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Sixty-three percent of all births to women under 30 in Lorain County occur outside marriage, according to Child Trends, a research center in Washington. That figure has risen by more than two-thirds over the past two decades, and now surpasses the national figure of 53 percent.
The change has transformed life in Lorain, a ragged industrial town on Lake Erie. Churches perform fewer weddings. Applications for marriage licenses are down by a third. Just a tenth of the students at the local community college are married, but its campus has a bustling day care center.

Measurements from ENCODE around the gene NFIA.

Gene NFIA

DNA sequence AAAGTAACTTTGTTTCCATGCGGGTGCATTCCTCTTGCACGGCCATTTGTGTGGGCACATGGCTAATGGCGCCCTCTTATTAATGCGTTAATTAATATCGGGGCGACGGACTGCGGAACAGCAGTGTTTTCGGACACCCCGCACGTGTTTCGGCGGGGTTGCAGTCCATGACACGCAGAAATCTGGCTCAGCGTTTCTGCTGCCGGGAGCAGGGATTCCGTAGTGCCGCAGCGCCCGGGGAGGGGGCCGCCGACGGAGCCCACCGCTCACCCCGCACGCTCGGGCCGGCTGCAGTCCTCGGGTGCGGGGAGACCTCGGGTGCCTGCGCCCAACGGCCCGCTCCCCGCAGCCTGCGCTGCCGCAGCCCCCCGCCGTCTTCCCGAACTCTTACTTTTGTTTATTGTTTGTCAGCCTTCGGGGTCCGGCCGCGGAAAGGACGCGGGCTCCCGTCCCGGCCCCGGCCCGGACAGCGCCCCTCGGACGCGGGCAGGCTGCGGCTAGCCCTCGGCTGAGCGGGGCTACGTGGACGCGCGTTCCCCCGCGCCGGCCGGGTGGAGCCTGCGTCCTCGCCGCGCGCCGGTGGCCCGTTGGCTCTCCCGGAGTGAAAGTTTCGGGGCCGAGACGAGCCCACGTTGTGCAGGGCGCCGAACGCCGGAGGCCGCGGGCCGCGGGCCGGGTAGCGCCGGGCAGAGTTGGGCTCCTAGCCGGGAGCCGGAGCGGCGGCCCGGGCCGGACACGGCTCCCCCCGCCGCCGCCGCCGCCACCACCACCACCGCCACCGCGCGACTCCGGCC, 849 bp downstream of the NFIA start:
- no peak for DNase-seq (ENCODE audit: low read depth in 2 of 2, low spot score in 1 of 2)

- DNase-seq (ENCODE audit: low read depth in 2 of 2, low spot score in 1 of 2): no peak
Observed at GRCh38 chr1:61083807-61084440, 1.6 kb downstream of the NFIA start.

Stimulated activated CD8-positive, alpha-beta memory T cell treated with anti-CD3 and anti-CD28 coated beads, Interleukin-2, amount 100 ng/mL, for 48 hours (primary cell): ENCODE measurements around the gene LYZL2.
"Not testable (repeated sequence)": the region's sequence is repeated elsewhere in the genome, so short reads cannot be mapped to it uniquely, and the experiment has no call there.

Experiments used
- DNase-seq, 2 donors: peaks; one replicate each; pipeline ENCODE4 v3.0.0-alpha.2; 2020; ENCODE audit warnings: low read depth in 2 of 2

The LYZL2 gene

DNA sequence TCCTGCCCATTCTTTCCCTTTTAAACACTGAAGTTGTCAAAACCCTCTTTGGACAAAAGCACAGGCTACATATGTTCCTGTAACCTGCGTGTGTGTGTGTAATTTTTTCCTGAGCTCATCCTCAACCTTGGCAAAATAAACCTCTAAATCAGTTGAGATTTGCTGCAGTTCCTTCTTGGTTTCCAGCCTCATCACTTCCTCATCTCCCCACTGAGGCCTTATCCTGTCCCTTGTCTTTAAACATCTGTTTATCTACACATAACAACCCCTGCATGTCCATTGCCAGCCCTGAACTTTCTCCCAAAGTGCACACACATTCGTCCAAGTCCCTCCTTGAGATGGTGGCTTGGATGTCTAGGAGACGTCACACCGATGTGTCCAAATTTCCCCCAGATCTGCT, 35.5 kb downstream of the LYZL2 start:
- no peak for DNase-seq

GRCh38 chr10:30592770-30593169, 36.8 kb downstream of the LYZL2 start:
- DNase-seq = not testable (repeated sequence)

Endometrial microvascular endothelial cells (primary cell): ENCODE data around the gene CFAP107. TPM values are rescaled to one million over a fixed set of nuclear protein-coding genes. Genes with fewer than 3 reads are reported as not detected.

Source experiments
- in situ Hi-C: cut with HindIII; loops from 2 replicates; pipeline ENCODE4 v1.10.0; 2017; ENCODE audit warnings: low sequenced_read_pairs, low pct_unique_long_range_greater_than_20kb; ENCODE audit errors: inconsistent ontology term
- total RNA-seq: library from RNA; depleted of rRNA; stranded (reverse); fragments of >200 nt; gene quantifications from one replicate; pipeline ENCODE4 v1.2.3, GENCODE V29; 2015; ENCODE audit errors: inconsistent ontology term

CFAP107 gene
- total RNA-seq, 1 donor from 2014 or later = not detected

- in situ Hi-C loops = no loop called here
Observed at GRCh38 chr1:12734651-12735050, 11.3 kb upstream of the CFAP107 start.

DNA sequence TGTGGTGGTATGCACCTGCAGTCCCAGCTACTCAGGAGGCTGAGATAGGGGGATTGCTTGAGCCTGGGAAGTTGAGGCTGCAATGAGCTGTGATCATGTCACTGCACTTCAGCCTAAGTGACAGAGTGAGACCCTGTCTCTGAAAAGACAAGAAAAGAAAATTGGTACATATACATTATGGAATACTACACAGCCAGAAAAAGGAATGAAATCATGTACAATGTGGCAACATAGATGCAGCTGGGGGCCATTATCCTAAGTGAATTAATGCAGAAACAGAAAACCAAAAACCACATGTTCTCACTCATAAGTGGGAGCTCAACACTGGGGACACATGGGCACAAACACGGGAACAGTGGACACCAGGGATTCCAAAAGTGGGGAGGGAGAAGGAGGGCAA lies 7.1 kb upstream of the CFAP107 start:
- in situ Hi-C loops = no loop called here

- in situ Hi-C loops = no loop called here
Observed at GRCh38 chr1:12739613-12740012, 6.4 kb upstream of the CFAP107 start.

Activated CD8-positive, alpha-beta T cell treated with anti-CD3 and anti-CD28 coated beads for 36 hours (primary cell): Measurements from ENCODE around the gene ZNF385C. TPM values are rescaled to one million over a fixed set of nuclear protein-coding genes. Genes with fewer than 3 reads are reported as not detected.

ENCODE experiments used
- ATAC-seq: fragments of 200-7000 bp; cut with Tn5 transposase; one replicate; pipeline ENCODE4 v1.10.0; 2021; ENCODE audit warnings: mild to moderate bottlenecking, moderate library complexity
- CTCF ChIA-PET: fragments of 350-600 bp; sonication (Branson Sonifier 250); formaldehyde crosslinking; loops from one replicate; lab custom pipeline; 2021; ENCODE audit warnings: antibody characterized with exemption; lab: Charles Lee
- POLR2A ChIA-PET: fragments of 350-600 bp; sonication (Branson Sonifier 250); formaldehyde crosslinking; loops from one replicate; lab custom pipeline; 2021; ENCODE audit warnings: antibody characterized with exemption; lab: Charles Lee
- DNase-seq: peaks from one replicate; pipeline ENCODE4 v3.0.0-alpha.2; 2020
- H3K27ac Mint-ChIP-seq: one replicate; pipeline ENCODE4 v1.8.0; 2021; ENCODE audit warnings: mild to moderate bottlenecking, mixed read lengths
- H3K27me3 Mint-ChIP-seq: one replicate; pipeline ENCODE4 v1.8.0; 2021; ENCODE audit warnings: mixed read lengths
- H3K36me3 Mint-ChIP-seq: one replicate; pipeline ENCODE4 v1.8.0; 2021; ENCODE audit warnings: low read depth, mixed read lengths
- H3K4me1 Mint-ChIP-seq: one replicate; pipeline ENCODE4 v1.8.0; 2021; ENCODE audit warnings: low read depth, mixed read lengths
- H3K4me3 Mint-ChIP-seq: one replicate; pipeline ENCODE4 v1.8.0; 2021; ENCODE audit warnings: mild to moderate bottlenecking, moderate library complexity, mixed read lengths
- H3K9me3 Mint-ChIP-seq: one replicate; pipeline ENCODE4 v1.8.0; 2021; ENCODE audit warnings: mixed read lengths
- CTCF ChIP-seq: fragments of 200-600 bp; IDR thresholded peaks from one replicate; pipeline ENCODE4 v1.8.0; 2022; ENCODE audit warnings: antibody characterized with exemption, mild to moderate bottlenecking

The New York Times interviewed several dozen people in Lorain about marriage here. What follows are their stories.
Young parents spoke of an economy that was fundamentally different from in their parents’ time, and that required more than a high school education for fathers to be stable breadwinners. They talked of how little they trusted each other to be reliable mates, and of how the government safety net encourages poor parents to stay single.